In the 1980's, the United States undertook covert operations and military actions throughout the Caribbean and Latin America to support pro-United States and anti-Communist governments. These included support for military rulers in El Salvador, the invasion of Grenada in 1983 and support for anti-Communist rebels in Nicaragua that continued for two years after Congress outlawed it in 1984.

Several prominent figures in the region were on the United States intelligence payroll during the decade, including Gen. Manuel Noriega, the Panamanian dictator. He was recruited to provide information to the C.I.A. in the 1970's and was overthrown in the United States invasion of Panama in 1989.

The officials who described the payments to Haitian generals and politicians said they were not intended to install any one leader as the President of Haiti.

Overthown in a Coup

In 1990, in the first free election in 20th-century Haiti, Mr. Aristide won 67.5 percent of the vote in a field of 10 candidates. He was overthrown in a September 1991 coup. The military leaders controlling Haiti have blocked his return -- which was to have taken place Saturday under an accord negotiated by the Clinton Administration and signed by the military leaders last summer -- with a widespread campaign of intimidation, violence and murder.

Supporters of Mr. Aristide say the C.I.A., which does not make policy but which can influence policy makers through its reporting, has undermined the chances for his return. In recent briefings to Congress, Brian Latell, the C.I.A.'s chief analyst for Latin American affairs, has described Mr. Aristide as unstable and as having a history of mental problems.

In a 1992 report widely circulated in Washington, Mr. Latell described a meeting with Lieut. Gen. Raoul Cedras, Haiti's current military dictator, and praised him as one of "the most promising group of Haitian leaders to emerge since the Duvalier family dictatorship was overthrown in 1986."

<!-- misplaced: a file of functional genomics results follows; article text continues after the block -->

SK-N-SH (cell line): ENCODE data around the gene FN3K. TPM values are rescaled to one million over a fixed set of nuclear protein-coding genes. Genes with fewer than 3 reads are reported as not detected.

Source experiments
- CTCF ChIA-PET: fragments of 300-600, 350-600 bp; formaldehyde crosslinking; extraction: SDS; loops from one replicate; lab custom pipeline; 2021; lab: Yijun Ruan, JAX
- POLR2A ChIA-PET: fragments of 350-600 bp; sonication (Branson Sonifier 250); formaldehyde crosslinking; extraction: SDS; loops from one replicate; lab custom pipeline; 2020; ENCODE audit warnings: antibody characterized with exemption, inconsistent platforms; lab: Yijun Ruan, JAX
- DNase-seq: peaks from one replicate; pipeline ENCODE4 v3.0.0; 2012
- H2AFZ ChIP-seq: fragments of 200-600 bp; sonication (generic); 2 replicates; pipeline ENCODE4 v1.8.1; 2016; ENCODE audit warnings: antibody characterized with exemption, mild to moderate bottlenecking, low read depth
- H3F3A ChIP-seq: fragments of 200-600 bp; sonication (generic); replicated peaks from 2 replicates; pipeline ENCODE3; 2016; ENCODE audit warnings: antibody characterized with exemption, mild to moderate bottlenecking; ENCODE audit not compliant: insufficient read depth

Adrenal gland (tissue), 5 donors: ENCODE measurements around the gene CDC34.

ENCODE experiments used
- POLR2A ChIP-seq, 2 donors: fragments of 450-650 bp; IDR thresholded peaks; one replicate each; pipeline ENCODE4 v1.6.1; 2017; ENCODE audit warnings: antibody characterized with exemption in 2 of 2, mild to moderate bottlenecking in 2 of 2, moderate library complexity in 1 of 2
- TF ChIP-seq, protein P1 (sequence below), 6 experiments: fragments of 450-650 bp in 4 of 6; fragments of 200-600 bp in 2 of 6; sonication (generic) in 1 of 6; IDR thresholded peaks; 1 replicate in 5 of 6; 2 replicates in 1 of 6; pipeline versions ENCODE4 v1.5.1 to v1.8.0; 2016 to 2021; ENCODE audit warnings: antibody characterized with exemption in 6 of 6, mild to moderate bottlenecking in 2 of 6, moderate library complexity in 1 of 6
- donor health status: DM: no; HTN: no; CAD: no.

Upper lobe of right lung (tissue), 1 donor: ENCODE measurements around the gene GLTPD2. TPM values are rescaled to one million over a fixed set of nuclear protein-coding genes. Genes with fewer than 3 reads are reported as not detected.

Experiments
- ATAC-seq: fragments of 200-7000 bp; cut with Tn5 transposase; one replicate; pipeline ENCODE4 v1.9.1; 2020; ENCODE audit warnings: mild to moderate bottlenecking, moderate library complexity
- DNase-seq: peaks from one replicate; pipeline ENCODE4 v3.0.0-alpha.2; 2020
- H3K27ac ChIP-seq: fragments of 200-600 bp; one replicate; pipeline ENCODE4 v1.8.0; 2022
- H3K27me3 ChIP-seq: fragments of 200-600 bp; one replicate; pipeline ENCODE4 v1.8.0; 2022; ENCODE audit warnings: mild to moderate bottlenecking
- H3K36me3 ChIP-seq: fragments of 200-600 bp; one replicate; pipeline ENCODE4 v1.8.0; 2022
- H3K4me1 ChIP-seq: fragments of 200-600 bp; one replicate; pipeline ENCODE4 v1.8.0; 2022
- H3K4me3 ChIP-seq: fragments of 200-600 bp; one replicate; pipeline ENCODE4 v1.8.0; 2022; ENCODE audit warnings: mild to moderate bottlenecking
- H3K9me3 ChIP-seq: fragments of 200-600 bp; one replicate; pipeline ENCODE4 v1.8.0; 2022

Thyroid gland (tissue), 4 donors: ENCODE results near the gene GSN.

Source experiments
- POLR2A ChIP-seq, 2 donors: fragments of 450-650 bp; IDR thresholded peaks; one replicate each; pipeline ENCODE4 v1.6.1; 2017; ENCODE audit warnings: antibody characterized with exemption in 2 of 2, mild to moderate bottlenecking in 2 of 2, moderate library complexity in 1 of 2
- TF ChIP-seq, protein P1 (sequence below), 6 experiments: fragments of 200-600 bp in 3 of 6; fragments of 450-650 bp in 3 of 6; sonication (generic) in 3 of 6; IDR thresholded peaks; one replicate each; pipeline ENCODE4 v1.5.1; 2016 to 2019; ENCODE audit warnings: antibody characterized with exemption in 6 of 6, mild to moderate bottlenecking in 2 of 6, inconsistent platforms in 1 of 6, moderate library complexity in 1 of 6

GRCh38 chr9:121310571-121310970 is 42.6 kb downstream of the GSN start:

The Clinton Administration, in turn, questioned the C.I.A.'s analyses and praised Father Aristide as a rational and reasonable man.

The officials who described the payments to generals and politicians in the current leadership in exchange for information said they were a normal and necessary part of gathering intelligence in a foreign country, which is a primary mission of the C.I.A.

Portrait 'Seriously Flawed'

"It is precisely with people with whom we do not agree that there is a need to have intelligence-gathering relationships," Mr. Torricelli said. "These relationships are crucial so that we can anticipate changes in volatile societies." The Congressman said the quality and quantity of information the C.I.A. provided on Haiti was generally praiseworthy.

Mr. Barnes disagreed. "The U.S. Government has consistently assured supporters of democracy in Haiti that the military would do the right thing and facilitate the restoration of President Aristide," he said. "We've been told repeatedly that the military are part of the solution not part of the problem. Those hopes have been dashed at every turn."

Robert Pastor, the chief National Security Council officer for Latin American affairs from 1977 to 1981, said: "It appears that the portrait of Aristide is seriously flawed. Whether that is in part due to intelligence contacts that began as a result of these operations is a legitimate and important question that needs an answer."